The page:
The postpartum haemorrhage are mainly the result of weak and bleeding from the surface corresponds to the placental insertion, which is no longer localized. With the innovative medical device, our main hypothesis is that the uterine walls will append to the walls of the cup after depressurization of the latter. The actuation of the suction cup will lead to aspiration of all sides of the uterus (it is mostly the anterior and posterior that are important). The suction cup is flexible to adapt to the size of the uterus in order to be placed and removed easily from the uterine cavity.

In this study, as a first pass in Human, innovative medical device not CE marked, we did not aim to show control of the bleeding stops in the case of PPH but to prove, in a clinical situation with no foreseeable risk to the volunteers included (volunteers who have given birth without placental abruption after 30 minutes despite the directed delivery), proof of concept of using this system in these women that creates a vacuum in the Intra uterine Haemostatic vacuum and thus a joining of the walls of the uterus. This first step seems essential in order to effectively implement this medical device with serenity in emergency situations of PPH.

Interventional
Not Provided
Endpoint Classification: Safety/Efficacy Study
Intervention Model: Single Group Assignment
Masking: Open Label
Primary Purpose: Health Services Research
  • No Placental Abruption
  • No Hemorrhage
Device: Suction cup Hemostatic Intra-Uterine, device not marked CE (not marketed)
The haemostatic intra-uterine suction-cup is introduced in uterus and a depressure in this device is applied. This medical device is used for 5 minutes at maximum.
Not Provided
Not Provided

*   Includes publications given by the data provider as well as publications identified by ClinicalTrials.gov Identifier (NCT Number) in Medline.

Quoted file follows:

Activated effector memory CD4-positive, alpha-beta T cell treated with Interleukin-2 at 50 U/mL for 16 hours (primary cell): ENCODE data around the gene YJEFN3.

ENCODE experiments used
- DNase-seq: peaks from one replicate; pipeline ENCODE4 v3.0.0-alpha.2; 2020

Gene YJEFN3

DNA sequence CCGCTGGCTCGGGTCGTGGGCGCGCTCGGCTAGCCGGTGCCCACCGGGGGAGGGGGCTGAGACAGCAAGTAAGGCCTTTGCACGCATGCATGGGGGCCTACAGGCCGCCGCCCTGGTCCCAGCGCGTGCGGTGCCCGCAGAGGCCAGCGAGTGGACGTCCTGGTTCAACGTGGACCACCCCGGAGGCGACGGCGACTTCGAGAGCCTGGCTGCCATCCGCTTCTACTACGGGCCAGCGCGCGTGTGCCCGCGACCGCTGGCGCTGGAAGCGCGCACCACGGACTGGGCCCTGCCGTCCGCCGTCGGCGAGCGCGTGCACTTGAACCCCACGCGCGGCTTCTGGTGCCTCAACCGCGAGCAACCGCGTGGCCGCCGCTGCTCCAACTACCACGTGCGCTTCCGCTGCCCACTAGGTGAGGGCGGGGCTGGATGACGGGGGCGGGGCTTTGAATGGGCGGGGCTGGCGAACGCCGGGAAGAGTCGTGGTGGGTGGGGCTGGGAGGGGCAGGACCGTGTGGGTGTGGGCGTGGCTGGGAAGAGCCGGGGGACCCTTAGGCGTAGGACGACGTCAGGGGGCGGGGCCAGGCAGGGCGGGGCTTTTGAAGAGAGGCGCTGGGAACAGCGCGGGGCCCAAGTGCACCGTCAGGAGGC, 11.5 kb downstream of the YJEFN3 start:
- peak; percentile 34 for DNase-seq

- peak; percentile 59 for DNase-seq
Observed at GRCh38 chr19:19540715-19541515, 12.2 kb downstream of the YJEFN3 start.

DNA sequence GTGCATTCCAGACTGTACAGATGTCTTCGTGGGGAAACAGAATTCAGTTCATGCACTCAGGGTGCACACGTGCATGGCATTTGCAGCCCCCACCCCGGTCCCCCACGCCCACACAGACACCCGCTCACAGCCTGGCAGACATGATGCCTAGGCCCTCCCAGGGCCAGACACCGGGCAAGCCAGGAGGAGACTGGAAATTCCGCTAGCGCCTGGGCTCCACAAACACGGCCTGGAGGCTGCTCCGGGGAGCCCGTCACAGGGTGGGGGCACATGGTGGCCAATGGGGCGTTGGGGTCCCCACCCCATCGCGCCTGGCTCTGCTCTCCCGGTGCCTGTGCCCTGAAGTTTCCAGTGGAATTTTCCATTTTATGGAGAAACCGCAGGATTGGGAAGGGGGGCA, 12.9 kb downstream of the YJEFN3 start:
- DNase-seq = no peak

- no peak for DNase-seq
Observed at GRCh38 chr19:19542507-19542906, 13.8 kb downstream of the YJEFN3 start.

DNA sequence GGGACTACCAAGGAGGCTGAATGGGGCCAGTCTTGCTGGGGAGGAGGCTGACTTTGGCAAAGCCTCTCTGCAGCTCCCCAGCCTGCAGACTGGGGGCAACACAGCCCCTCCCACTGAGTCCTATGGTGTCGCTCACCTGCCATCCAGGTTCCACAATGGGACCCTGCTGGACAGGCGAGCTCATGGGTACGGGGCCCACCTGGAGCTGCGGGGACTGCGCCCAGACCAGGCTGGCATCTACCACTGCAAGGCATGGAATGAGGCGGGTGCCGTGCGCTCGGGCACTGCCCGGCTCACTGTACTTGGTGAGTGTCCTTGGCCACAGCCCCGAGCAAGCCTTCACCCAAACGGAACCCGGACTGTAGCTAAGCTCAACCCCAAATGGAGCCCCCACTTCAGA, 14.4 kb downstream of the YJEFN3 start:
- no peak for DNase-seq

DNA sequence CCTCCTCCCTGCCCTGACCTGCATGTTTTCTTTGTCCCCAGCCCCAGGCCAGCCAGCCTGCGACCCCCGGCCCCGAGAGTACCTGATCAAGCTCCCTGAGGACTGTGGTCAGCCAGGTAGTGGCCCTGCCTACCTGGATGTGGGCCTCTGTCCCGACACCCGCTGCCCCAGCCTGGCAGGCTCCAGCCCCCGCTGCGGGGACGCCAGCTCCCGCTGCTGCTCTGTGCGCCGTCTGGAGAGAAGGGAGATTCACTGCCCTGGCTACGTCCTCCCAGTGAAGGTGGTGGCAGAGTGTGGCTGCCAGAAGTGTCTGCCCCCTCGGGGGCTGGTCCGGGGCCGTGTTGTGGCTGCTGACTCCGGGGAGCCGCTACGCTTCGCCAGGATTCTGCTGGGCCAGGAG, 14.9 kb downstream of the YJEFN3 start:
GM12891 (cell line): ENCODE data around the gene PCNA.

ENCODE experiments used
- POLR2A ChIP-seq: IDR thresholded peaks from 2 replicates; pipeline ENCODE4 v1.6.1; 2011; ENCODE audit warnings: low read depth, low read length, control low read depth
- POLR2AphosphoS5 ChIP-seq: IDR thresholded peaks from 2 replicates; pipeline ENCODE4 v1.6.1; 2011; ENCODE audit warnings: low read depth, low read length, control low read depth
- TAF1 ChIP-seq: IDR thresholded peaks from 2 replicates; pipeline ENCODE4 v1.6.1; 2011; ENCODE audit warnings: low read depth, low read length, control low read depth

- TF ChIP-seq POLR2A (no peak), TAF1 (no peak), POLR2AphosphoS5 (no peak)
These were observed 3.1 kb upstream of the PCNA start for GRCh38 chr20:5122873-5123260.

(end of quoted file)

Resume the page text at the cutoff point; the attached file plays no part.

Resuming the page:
Active, not recruiting
15
November 2015
November 2015   (final data collection date for primary outcome measure)

Inclusion Criteria:

  • woman between 18 and 45 years old,
  • affiliation to the French social security system or equivalent,
  • volunteers signed a consent to participate,
  • volunteer is under loco-regional anaesthesia,
  • volunteer whose the placenta has not taken off after 30 minutes despite the directed delivery.

Exclusion Criteria:

  • volunteer carries uterine malformations,
  • volunteer with post-partum haemorrhage (blood loss> 500 ml),
  • volunteer allergic to silicon,
  • volunteer under general anaesthesia,
  • pregnancy not unique,
  • volunteer with fever or suspected infection during labor,
  • Person deprived of freedom by judicial or administrative decision
  • Person hospitalized without their consent
  • Person under legal protection
  • Person hospitalized for psychiatric care
Female
18 Years to 45 Years
Yes
Contact information is only displayed when the study is recruiting subjects
France
 
NCT01589744
DCIC 11 24
Yes
AdministrateurCIC, University Hospital, Grenoble
AdministrateurCIC
Not Provided
Principal Investigator: Véronique Equy, MD Clinic of Gynecology and Obstetrics, University Hospital Grenoble - France
University Hospital, Grenoble
April 2014

ICMJE     Data element required by the International Committee of Medical Journal Editors and the World Health Organization ICTRP